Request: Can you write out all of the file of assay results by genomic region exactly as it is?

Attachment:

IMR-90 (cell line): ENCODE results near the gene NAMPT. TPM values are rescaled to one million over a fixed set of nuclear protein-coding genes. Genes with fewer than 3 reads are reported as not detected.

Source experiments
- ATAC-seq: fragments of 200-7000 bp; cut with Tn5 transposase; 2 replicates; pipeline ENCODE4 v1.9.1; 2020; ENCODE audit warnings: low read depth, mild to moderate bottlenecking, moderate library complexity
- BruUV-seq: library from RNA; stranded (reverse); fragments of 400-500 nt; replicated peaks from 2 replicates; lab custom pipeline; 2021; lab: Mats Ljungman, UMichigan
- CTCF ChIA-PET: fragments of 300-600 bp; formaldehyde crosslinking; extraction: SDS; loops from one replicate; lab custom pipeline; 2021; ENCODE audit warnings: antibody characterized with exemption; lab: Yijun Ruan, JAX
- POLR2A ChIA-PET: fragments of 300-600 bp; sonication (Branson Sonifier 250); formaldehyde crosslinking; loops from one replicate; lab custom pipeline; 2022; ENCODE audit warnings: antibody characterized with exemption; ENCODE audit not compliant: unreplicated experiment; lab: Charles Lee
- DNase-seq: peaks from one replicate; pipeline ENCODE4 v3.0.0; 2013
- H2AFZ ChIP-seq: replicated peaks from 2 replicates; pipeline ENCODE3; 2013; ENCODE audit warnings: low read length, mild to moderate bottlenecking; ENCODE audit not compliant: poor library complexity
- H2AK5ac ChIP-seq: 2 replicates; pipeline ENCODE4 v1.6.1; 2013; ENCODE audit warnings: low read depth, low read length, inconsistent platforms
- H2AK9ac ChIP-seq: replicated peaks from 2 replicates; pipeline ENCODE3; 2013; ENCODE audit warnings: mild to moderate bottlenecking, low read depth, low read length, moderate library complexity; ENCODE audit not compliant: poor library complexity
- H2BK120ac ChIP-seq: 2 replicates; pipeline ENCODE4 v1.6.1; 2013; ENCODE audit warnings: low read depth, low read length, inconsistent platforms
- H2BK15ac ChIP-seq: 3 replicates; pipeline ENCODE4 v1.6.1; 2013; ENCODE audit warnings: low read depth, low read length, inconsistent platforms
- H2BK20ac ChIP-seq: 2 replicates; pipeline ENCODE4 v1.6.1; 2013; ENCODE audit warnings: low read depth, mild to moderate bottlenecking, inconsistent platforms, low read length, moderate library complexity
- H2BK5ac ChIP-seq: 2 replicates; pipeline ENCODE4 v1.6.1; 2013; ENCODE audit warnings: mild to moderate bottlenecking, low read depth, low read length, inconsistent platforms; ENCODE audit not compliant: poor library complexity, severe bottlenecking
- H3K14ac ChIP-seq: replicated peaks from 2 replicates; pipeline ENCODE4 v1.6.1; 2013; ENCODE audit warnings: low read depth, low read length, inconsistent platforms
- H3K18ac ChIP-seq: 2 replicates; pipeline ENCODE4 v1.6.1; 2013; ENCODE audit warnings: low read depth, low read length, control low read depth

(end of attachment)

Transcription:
IMR-90 (cell line): ENCODE results near the gene NAMPT. TPM values are rescaled to one million over a fixed set of nuclear protein-coding genes. Genes with fewer than 3 reads are reported as not detected.

Source experiments
- ATAC-seq: fragments of 200-7000 bp; cut with Tn5 transposase; 2 replicates; pipeline ENCODE4 v1.9.1; 2020; ENCODE audit warnings: low read depth, mild to moderate bottlenecking, moderate library complexity
- BruUV-seq: library from RNA; stranded (reverse); fragments of 400-500 nt; replicated peaks from 2 replicates; lab custom pipeline; 2021; lab: Mats Ljungman, UMichigan
- CTCF ChIA-PET: fragments of 300-600 bp; formaldehyde crosslinking; extraction: SDS; loops from one replicate; lab custom pipeline; 2021; ENCODE audit warnings: antibody characterized with exemption; lab: Yijun Ruan, JAX
- POLR2A ChIA-PET: fragments of 300-600 bp; sonication (Branson Sonifier 250); formaldehyde crosslinking; loops from one replicate; lab custom pipeline; 2022; ENCODE audit warnings: antibody characterized with exemption; ENCODE audit not compliant: unreplicated experiment; lab: Charles Lee
- DNase-seq: peaks from one replicate; pipeline ENCODE4 v3.0.0; 2013
- H2AFZ ChIP-seq: replicated peaks from 2 replicates; pipeline ENCODE3; 2013; ENCODE audit warnings: low read length, mild to moderate bottlenecking; ENCODE audit not compliant: poor library complexity
- H2AK5ac ChIP-seq: 2 replicates; pipeline ENCODE4 v1.6.1; 2013; ENCODE audit warnings: low read depth, low read length, inconsistent platforms
- H2AK9ac ChIP-seq: replicated peaks from 2 replicates; pipeline ENCODE3; 2013; ENCODE audit warnings: mild to moderate bottlenecking, low read depth, low read length, moderate library complexity; ENCODE audit not compliant: poor library complexity
- H2BK120ac ChIP-seq: 2 replicates; pipeline ENCODE4 v1.6.1; 2013; ENCODE audit warnings: low read depth, low read length, inconsistent platforms
- H2BK15ac ChIP-seq: 3 replicates; pipeline ENCODE4 v1.6.1; 2013; ENCODE audit warnings: low read depth, low read length, inconsistent platforms
- H2BK20ac ChIP-seq: 2 replicates; pipeline ENCODE4 v1.6.1; 2013; ENCODE audit warnings: low read depth, mild to moderate bottlenecking, inconsistent platforms, low read length, moderate library complexity
- H2BK5ac ChIP-seq: 2 replicates; pipeline ENCODE4 v1.6.1; 2013; ENCODE audit warnings: mild to moderate bottlenecking, low read depth, low read length, inconsistent platforms; ENCODE audit not compliant: poor library complexity, severe bottlenecking
- H3K14ac ChIP-seq: replicated peaks from 2 replicates; pipeline ENCODE4 v1.6.1; 2013; ENCODE audit warnings: low read depth, low read length, inconsistent platforms
- H3K18ac ChIP-seq: 2 replicates; pipeline ENCODE4 v1.6.1; 2013; ENCODE audit warnings: low read depth, low read length, control low read depth